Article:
Communism works beautifully... in small communes, or in other words, tribes.

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        • #34
          Originally posted by wiltondeportes View Post
          Communism works beautifully... in small communes, or in other words, tribes.
          I agree, in places where the tribal traditions are strong and serve to also prevent change or innovation. If they are agricultural they can build up enough capital (food) to carry them through the winter, and they have already build up the fixed assets (capital as storage bins or areas) to preserve it through that period of time.

          I suppose a lot of tribes exist (or existed) in areas where there was little change of season temperatures, but changes in rain and dry spells.

          It also worked well in the swiss alpine valley community that Weston Price visited. There was considerable division of labor, strong maintained traditions, and very cold winters requiring communal capital (food). Were they really tribal there? Maybe not tribal, but probably related to each other in many ways. And they were very separated from outsiders.
          "When the search for truth is confused with political advocacy, the pursuit of knowledge is reduced to the quest for power." - Alston Chase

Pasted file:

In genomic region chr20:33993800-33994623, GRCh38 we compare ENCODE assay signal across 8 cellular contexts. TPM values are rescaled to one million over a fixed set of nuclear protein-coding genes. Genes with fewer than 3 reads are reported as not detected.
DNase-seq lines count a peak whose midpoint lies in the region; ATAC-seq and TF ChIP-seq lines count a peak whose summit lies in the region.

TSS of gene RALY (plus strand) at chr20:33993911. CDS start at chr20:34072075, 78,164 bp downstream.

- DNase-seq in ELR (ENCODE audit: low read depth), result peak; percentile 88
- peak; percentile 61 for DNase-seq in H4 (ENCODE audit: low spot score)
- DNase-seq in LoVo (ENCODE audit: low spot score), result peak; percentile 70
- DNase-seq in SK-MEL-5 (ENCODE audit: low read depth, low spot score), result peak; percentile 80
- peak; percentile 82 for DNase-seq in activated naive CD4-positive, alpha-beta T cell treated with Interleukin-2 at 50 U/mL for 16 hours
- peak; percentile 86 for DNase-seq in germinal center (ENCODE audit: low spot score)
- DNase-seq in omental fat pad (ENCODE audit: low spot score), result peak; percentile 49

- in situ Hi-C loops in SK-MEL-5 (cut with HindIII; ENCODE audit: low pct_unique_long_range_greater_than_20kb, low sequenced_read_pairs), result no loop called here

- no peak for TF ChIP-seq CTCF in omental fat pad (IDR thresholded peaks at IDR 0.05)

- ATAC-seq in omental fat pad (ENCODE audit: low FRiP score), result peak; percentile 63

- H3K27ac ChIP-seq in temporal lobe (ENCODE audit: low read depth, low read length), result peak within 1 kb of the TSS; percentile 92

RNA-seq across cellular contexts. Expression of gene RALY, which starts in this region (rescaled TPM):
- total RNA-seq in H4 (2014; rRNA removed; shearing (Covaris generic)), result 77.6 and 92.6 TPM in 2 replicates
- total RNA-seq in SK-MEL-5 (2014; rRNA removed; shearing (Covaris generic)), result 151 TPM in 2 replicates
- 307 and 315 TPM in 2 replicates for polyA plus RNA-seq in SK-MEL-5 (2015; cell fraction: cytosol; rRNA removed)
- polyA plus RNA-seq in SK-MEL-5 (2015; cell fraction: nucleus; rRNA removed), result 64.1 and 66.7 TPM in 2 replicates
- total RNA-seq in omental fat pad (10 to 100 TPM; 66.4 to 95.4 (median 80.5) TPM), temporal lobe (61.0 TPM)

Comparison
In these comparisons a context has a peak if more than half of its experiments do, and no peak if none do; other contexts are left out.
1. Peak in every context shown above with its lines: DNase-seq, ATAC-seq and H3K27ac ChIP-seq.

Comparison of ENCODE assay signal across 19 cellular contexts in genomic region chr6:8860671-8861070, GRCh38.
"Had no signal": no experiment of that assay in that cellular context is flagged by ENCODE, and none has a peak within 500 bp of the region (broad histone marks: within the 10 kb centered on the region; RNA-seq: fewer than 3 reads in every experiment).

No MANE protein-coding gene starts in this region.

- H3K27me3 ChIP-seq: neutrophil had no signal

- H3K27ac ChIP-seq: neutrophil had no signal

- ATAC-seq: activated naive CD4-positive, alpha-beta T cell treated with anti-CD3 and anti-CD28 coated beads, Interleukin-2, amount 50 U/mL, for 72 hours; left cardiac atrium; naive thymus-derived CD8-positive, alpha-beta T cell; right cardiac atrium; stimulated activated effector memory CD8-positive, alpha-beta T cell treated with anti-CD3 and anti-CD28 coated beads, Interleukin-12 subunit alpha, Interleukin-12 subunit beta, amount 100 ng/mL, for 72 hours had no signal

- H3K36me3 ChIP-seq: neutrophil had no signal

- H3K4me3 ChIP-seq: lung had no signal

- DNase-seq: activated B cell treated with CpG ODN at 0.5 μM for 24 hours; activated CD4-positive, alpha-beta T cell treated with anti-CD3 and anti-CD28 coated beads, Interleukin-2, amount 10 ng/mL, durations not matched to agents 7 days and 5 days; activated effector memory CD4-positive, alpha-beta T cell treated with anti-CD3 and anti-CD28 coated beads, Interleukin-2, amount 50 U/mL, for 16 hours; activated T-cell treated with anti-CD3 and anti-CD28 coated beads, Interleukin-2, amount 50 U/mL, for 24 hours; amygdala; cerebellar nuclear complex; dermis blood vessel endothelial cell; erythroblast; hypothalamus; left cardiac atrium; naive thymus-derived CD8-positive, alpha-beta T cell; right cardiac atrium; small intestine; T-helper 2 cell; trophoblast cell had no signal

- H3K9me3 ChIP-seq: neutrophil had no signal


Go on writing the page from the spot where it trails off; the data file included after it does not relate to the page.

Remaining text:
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          • #35
            Originally posted by Cryptocode View Post
            I agree, in places where the tribal traditions are strong and serve to also prevent change or innovation. If they are agricultural they can build up enough capital (food) to carry them through the winter, and they have already build up the fixed assets (capital as storage bins or areas) to preserve it through that period of time.

            I suppose a lot of tribes exist (or existed) in areas where there was little change of season temperatures, but changes in rain and dry spells.

            It also worked well in the swiss alpine valley community that Weston Price visited. There was considerable division of labor, strong maintained traditions, and very cold winters requiring communal capital (food). Were they really tribal there? Maybe not tribal, but probably related to each other in many ways. And they were very separated from outsiders.
            Right. I would consider those close knit societies to be pretty tribal.